As controversial as this election campaign has been, the vast majority of people are set to vote for the same party that they did in 2012
About 85% of voters in the 2016 election will be people who voted in 2012. This is not everyone who will vote in 2016: there are also newly eligible potential voters aged 18-21, new citizens, and those who were eligible for both elections but did not vote in 2012. These are all interesting groups, and some are likely to break strongly in favor of Clinton or Trump. But the vast majority of the electorate are those who voted for Obama or Romney four years ago, and so you can learn a lot about what is happening at the individual-level in this election by focusing on how many and which of those people are switching sides.
The next time someone talks about how this election has fundamentally upset existing patterns of support for Democrats and Republicans, remember the table above. Based on our polling and analysis, 88% of voters who voted for Obama or Romney in 2012 and who will vote in 2016 are voting for the same party as last time. Romney supporters almost all support Trump; Obama supporters almost all support Clinton.
This is not a pattern that has only emerged in the final days of the campaign, the rates of switching were nearly as high in the middle of September, before any of the debates. The discussion below focuses on those who are switching, but it is important to recognise the very limited degree to which there is any realignment of US politics happening at the level of individual voters.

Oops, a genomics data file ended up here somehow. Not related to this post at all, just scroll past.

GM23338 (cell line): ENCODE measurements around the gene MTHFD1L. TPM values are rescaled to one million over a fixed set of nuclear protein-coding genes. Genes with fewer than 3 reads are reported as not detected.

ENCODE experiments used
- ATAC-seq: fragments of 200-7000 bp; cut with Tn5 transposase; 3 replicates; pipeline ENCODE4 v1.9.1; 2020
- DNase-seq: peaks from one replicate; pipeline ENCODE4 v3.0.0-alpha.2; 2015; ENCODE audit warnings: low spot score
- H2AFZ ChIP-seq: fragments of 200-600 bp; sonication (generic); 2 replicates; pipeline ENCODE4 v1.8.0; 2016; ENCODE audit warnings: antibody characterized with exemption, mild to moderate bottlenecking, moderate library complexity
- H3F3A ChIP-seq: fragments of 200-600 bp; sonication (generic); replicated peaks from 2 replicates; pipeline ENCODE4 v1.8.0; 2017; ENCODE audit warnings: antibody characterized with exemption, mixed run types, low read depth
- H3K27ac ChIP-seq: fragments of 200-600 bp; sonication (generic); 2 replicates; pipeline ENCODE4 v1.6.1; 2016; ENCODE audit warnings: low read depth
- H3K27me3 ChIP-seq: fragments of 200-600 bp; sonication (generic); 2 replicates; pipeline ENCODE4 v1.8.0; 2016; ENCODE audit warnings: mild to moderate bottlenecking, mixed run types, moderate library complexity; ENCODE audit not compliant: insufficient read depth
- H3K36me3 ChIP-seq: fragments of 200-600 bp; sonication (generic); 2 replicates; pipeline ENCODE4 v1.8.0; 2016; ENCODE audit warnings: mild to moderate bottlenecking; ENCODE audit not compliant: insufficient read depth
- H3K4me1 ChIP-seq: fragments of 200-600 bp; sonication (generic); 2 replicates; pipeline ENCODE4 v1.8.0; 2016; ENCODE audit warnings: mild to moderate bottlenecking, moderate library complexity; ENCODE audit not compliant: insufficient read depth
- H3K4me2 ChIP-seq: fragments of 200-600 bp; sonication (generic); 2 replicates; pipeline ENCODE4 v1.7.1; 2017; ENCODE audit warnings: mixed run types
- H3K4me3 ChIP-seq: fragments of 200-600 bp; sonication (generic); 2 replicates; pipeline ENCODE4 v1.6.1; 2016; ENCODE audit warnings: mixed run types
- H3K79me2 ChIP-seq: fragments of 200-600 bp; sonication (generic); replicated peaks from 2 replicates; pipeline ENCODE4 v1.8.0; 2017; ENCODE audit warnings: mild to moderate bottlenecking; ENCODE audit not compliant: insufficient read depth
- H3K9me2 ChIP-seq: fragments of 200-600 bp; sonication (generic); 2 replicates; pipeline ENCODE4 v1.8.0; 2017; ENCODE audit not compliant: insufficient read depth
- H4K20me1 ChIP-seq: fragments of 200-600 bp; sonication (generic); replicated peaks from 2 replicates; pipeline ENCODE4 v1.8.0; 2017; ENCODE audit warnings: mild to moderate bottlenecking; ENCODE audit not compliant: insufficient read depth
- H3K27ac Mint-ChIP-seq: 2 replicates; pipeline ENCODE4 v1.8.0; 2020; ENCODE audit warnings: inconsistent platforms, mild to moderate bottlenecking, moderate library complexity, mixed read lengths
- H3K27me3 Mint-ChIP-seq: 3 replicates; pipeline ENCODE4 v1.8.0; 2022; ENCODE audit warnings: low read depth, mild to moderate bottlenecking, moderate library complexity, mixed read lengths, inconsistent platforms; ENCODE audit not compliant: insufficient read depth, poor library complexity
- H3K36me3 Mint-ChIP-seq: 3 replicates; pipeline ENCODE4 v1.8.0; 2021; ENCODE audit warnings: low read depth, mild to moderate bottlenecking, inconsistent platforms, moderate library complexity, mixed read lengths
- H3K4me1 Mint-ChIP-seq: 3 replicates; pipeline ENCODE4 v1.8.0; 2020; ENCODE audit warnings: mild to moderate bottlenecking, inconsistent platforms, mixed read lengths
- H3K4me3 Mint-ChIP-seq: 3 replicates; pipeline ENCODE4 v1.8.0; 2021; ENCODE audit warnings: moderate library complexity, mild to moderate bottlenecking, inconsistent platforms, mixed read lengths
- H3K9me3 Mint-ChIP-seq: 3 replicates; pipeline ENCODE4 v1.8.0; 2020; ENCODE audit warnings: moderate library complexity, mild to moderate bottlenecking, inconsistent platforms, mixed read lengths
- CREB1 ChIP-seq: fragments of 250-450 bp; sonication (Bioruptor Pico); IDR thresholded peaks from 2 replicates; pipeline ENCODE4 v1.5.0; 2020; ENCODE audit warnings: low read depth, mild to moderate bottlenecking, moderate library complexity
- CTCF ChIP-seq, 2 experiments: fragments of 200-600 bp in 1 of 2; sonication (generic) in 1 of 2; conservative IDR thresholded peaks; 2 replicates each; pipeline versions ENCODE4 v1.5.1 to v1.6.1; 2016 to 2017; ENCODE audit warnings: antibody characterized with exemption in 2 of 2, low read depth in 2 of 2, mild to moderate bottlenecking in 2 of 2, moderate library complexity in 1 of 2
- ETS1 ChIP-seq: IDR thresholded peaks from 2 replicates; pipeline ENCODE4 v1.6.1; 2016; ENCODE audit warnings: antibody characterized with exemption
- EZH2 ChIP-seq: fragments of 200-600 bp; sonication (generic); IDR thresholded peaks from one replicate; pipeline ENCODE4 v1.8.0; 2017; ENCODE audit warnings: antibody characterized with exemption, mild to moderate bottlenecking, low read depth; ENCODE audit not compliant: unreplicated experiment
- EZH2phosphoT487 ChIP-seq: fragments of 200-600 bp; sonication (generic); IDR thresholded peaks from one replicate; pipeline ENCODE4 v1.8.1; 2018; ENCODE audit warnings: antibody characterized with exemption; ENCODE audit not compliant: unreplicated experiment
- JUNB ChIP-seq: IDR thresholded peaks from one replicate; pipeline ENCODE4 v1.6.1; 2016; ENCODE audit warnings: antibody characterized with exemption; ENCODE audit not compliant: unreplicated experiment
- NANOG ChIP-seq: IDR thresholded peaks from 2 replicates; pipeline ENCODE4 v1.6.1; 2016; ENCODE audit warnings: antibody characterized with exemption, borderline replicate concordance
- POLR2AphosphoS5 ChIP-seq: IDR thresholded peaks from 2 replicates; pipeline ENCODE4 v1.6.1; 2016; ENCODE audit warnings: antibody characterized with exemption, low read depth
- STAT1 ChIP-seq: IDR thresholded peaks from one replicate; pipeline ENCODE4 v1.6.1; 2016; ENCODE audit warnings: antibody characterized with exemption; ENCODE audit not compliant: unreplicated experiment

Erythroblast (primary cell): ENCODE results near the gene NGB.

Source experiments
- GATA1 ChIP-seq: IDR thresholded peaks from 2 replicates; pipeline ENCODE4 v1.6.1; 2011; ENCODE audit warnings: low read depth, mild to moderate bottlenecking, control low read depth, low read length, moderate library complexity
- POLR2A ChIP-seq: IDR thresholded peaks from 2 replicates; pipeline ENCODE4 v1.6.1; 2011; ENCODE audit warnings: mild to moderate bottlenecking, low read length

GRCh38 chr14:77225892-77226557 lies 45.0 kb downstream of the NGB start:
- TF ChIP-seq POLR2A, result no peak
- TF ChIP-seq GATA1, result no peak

However, while these rates of switching are low in absolute terms, they are higher than the corresponding figures were in our polling just before the 2012 election, when compared to 2008. In that election, Obama and Romney both retained over 90% of the 2008 vote for their parties.
So switching is actually up by 50% versus 2012, from about 8% to 12% of previous election voters. Much of the increase can be attributed to the relatively successful third party candidates, direct switching between the major party candidates is about the same. Who are the converts?
Education is the strongest predictor of switching from 2012
One of the clearest patterns is that education predicts switching versus 2012, with high education voters trending towards Clinton and low education voters trending towards Trump. This is visible both in the patterns of gains and losses for each candidate versus 2012.
Race predicts switching as well
Trump is doing better at retaining white voters from Romney and gaining white voters from Obama, while Clinton has the same advantages among Black and Hispanic voters. Of course few Hispanics and very few Blacks supported Romney, so Clinton’s large proportional gains in these groups do not yield that many additional votes.
Gender predicts switching less well than you might think
Perhaps surprisingly, while Clinton is retaining female Obama support better than she is retaining male Obama support, there is only a very small difference between Trump’s success at retaining male versus female Romney supporters.
Putting all of these patterns together, we see an election in which the electorate largely breaks down as it did in 2012, but with shifts by education levels and to a lesser extent gender and race. All of these shifts reinforce pre-existing demographic patterns in support for the two parties, so it is hard to make the case that this is a major realignment. The answer to “who are the Clinton voters?” is “mostly Obama voters”. The answer to “who are the Trump voters?” is “mostly Romney voters”.